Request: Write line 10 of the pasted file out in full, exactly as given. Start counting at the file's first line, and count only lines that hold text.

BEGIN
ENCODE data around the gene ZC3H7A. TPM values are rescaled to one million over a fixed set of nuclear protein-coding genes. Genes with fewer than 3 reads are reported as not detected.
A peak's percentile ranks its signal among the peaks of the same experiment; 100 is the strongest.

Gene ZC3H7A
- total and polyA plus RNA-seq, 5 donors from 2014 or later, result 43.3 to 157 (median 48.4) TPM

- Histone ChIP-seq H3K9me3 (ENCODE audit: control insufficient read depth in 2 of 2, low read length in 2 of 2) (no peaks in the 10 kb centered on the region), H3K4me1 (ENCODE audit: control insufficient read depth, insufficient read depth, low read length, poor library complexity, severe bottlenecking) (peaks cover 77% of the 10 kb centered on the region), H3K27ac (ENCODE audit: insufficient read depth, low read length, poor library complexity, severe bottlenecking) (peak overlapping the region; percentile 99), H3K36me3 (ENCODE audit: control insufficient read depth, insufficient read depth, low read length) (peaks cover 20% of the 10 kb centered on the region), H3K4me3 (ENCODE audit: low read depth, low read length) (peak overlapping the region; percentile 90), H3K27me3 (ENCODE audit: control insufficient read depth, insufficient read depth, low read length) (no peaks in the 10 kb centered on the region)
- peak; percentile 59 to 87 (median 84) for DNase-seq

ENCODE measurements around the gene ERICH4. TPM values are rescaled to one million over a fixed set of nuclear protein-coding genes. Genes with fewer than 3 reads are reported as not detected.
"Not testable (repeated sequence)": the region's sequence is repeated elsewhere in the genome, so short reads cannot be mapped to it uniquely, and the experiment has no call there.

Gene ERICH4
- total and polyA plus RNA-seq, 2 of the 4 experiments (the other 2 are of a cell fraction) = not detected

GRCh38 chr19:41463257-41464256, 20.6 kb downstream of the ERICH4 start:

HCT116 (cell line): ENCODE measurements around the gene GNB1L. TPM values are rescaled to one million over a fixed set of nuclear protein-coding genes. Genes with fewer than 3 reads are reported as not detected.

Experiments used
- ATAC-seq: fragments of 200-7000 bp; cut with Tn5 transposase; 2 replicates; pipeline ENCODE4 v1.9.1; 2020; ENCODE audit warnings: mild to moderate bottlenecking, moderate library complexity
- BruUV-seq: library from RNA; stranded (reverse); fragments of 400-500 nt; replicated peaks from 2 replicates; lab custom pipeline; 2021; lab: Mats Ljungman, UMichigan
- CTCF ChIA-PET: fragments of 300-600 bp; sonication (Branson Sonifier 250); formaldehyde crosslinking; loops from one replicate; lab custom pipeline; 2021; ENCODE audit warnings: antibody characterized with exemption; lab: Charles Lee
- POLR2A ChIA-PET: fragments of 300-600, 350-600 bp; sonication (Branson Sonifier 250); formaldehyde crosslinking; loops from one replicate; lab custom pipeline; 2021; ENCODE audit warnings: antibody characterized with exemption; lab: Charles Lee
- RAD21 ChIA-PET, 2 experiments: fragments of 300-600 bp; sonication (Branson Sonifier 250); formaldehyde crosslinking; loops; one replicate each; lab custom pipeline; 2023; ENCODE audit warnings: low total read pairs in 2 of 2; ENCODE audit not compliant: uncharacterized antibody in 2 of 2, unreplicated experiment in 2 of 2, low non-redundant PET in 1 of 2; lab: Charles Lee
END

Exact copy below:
- total and polyA plus RNA-seq, 2 of the 4 experiments (the other 2 are of a cell fraction) = not detected